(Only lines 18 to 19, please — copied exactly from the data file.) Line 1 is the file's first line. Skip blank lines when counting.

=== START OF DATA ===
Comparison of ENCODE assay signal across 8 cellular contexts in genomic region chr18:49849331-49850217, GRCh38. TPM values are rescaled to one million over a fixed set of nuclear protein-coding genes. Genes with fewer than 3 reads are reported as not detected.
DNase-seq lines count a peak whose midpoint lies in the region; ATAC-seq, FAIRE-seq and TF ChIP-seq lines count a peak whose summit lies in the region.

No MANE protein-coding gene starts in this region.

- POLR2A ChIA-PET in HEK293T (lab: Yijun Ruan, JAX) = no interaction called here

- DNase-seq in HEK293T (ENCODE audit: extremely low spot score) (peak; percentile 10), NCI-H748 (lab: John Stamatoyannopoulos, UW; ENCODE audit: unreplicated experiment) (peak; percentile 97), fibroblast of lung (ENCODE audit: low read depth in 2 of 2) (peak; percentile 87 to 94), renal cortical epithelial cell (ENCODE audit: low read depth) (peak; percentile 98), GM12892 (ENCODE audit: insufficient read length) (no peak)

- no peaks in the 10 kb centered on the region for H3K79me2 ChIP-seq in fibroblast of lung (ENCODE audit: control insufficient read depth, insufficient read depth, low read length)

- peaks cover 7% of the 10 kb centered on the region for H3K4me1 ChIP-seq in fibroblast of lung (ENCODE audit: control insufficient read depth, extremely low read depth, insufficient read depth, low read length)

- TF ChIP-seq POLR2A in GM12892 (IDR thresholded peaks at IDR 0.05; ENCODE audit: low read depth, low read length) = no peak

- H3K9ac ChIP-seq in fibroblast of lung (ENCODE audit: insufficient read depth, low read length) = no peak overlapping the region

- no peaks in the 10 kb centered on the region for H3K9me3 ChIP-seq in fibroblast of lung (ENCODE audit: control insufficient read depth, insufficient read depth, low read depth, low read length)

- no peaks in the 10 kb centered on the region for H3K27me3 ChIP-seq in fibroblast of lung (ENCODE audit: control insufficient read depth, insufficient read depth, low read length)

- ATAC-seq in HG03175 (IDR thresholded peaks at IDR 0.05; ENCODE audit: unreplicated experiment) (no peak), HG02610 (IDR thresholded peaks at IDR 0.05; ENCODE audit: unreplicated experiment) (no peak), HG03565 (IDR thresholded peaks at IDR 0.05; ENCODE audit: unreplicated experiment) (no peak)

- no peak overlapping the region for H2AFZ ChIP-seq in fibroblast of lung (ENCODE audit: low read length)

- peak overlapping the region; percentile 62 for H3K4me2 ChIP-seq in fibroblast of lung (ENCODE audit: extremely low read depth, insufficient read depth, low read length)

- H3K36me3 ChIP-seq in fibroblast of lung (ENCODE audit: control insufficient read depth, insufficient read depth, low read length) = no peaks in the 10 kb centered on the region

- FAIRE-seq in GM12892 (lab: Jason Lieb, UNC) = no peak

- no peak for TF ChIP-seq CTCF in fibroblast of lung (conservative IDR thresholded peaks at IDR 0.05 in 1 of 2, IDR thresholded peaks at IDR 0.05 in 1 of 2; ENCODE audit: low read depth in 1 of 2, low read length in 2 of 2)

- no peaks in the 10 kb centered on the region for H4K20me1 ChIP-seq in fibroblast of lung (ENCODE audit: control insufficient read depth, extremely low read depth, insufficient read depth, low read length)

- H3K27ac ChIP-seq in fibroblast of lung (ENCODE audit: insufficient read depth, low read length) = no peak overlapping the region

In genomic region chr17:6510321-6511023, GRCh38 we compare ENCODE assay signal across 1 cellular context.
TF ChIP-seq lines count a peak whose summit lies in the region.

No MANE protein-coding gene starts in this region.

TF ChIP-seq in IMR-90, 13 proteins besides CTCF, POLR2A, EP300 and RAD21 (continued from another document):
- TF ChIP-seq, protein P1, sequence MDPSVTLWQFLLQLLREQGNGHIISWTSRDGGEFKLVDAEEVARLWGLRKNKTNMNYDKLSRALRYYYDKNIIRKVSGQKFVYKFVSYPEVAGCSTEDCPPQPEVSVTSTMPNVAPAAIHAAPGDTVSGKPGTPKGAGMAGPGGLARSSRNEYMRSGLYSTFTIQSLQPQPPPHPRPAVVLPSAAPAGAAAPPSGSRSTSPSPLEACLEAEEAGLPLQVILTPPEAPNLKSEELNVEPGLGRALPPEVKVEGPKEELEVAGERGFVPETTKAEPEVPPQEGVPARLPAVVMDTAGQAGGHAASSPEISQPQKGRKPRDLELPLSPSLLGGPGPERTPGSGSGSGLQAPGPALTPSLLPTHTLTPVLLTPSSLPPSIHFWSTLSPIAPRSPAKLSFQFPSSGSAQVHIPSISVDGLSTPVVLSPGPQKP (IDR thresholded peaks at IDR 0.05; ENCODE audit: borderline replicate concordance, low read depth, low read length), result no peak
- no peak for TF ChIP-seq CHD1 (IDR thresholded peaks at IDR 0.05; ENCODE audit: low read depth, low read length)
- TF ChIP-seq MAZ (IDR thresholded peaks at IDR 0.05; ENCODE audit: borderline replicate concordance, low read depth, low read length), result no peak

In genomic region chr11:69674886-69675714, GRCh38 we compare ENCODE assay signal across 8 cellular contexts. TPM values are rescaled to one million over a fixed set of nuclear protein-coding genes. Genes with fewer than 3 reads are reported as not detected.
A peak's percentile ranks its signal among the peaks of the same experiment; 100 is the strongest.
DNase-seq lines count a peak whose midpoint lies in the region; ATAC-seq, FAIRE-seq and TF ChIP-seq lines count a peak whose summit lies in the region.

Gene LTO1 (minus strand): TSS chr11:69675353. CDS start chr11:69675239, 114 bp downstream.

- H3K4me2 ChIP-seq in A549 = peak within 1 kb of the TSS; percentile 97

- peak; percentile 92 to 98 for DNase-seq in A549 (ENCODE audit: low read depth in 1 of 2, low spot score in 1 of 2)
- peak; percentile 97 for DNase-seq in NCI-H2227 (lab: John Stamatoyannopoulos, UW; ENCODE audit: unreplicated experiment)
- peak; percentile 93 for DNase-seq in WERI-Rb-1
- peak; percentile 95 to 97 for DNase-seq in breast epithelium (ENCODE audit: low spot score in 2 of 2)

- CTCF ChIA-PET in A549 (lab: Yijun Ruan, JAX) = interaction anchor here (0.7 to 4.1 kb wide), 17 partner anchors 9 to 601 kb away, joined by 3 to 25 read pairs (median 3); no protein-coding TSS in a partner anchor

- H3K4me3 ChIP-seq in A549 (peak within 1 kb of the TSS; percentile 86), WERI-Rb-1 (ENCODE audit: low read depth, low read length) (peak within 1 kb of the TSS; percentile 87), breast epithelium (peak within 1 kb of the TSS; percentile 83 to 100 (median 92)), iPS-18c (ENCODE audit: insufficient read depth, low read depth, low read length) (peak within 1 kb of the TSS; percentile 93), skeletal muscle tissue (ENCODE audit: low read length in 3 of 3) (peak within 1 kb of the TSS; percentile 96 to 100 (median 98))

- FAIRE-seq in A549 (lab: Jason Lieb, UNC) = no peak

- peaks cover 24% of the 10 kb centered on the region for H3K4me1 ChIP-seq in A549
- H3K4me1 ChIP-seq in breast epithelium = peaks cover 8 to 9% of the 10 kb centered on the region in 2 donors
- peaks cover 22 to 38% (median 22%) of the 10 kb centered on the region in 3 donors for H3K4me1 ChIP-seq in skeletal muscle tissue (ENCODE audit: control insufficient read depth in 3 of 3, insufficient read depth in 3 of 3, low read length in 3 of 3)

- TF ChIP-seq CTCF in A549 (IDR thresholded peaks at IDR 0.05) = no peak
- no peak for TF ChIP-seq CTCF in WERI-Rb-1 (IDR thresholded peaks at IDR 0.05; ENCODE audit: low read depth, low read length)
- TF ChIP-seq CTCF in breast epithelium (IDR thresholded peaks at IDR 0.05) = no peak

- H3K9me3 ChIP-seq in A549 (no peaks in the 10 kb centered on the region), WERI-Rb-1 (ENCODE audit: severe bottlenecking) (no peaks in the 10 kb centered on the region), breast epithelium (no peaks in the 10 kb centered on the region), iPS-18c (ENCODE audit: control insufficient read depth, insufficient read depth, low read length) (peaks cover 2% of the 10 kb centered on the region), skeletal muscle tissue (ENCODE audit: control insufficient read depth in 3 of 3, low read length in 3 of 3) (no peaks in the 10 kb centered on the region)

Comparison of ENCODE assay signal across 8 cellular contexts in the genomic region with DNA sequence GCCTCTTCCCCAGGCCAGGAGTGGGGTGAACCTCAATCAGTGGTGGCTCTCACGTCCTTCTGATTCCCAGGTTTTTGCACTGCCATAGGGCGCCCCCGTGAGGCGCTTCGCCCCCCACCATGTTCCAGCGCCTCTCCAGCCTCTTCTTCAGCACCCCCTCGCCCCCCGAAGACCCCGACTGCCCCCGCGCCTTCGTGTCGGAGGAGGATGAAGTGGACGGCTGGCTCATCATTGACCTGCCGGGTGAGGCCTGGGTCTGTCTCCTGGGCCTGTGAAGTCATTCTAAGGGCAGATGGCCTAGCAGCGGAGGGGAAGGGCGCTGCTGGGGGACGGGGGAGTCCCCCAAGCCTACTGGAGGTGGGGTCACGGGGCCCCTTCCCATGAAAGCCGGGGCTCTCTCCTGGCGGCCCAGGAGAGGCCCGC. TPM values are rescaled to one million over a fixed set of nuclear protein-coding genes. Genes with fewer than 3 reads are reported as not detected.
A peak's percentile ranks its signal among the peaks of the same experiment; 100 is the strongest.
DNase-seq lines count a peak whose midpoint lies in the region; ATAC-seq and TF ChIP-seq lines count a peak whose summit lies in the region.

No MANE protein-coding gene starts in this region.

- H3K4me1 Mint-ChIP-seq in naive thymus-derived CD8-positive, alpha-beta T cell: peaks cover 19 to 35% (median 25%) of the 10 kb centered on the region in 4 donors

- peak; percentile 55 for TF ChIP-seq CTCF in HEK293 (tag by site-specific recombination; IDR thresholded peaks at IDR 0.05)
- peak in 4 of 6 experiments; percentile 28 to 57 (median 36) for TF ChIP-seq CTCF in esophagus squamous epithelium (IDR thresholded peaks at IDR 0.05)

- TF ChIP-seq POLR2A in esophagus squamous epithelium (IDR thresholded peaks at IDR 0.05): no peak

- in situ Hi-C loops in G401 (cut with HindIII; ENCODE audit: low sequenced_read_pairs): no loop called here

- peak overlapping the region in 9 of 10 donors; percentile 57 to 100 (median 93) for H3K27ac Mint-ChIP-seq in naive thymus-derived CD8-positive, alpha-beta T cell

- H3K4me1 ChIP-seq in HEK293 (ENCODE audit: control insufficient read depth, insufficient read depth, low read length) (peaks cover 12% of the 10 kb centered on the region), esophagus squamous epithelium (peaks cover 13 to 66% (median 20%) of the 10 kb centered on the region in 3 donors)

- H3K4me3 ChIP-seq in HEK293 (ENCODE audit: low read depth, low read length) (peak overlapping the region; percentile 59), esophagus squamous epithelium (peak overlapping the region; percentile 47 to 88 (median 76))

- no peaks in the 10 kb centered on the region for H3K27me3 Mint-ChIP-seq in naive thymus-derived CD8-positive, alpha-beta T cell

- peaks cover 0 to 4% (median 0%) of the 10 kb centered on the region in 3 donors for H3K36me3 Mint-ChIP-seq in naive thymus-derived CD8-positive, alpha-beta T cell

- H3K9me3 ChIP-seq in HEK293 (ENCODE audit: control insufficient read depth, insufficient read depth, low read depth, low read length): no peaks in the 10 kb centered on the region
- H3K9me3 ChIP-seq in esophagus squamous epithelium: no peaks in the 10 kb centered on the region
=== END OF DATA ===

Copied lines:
- no peaks in the 10 kb centered on the region for H4K20me1 ChIP-seq in fibroblast of lung (ENCODE audit: control insufficient read depth, extremely low read depth, insufficient read depth, low read length)

- H3K27ac ChIP-seq in fibroblast of lung (ENCODE audit: insufficient read depth, low read length) = no peak overlapping the region